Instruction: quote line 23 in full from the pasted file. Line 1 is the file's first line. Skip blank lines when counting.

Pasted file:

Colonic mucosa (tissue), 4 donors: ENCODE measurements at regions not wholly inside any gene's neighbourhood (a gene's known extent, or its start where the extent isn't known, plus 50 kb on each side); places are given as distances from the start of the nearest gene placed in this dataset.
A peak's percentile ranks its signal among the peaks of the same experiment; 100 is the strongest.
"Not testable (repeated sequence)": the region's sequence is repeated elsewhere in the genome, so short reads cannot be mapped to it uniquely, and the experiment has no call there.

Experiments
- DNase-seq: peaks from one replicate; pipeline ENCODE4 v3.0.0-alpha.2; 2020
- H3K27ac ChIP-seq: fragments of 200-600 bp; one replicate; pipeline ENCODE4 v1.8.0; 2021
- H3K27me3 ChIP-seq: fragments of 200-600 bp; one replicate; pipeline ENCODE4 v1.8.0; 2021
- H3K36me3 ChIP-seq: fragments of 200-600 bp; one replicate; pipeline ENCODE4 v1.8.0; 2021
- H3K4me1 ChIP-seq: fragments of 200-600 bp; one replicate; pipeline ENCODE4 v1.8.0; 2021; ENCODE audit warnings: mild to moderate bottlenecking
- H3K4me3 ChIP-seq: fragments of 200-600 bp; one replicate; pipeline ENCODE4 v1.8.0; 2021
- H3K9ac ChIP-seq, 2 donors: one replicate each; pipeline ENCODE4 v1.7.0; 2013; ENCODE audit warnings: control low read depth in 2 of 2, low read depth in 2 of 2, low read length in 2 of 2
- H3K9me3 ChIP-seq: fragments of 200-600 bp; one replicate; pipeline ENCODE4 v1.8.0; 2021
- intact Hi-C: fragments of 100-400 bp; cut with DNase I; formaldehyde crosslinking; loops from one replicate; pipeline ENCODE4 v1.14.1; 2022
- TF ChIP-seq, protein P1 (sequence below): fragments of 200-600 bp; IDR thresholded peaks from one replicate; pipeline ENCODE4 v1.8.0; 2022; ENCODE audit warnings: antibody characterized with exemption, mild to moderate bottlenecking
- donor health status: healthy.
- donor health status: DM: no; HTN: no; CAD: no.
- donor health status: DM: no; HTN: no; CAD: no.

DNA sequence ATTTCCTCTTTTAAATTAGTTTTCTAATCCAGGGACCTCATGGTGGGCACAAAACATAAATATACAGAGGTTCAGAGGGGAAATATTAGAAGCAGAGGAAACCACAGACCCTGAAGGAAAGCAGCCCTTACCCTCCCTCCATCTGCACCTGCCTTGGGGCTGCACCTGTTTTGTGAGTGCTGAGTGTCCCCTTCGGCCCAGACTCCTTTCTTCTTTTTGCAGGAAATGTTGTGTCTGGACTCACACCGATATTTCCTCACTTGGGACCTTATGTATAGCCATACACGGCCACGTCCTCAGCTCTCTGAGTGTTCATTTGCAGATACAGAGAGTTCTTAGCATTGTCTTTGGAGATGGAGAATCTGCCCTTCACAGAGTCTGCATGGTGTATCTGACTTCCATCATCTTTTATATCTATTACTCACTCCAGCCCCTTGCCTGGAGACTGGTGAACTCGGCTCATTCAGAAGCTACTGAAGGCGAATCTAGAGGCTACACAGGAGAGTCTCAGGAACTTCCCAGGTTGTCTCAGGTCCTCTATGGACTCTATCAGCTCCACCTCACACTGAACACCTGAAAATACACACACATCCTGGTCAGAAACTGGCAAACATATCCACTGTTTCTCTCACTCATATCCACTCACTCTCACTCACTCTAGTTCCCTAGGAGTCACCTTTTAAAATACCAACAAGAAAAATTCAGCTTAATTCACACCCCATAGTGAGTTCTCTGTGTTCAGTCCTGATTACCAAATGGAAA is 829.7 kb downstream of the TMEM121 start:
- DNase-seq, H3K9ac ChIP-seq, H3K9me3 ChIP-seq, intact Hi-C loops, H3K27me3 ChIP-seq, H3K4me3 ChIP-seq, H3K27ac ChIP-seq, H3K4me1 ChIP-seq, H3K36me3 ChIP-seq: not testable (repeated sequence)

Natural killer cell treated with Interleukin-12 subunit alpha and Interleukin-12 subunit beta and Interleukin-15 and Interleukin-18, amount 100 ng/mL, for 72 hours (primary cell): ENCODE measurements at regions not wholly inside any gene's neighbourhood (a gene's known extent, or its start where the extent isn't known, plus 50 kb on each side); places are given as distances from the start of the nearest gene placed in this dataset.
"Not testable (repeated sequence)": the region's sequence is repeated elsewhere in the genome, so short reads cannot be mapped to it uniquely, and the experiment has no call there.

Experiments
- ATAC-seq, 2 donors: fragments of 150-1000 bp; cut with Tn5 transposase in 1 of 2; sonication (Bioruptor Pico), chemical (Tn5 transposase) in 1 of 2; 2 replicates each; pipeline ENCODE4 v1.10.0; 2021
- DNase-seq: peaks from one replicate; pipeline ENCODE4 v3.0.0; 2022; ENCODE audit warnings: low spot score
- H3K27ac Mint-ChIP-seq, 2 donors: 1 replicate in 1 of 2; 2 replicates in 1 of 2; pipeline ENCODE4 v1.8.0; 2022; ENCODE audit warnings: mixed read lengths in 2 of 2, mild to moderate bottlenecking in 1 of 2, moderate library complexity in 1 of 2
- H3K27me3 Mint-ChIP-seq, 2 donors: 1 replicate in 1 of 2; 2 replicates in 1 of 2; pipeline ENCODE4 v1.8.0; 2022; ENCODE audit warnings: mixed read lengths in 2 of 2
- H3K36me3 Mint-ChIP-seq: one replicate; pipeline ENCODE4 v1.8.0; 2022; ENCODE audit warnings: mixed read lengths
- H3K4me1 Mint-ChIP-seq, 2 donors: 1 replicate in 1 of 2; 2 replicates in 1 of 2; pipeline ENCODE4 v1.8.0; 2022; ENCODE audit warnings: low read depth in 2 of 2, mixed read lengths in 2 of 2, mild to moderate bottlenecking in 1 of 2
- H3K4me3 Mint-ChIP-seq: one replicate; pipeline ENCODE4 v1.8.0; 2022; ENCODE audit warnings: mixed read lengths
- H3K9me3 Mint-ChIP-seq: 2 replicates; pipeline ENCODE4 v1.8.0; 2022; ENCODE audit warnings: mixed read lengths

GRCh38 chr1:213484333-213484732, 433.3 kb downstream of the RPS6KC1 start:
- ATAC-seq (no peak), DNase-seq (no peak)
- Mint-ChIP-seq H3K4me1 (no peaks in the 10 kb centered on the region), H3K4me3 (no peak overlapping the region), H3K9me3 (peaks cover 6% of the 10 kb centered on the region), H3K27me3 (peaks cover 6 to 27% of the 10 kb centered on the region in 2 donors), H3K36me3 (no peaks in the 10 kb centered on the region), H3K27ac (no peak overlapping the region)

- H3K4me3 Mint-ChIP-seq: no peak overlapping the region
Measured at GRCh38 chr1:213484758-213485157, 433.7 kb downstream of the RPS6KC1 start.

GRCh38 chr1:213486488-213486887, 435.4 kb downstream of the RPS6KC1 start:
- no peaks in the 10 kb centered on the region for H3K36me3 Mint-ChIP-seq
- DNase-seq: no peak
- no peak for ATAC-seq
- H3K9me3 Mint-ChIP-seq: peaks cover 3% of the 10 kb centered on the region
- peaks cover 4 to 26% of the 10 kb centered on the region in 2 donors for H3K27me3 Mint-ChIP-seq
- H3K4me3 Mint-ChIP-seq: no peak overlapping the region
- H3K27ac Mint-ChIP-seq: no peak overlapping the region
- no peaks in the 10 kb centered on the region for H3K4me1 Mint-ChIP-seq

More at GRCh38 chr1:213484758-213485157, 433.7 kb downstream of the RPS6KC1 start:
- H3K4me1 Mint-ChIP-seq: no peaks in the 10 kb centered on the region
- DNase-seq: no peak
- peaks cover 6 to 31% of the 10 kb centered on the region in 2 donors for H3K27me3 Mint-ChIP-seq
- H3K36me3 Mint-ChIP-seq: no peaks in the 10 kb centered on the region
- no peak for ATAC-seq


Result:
- ATAC-seq, 2 donors: fragments of 150-1000 bp; cut with Tn5 transposase in 1 of 2; sonication (Bioruptor Pico), chemical (Tn5 transposase) in 1 of 2; 2 replicates each; pipeline ENCODE4 v1.10.0; 2021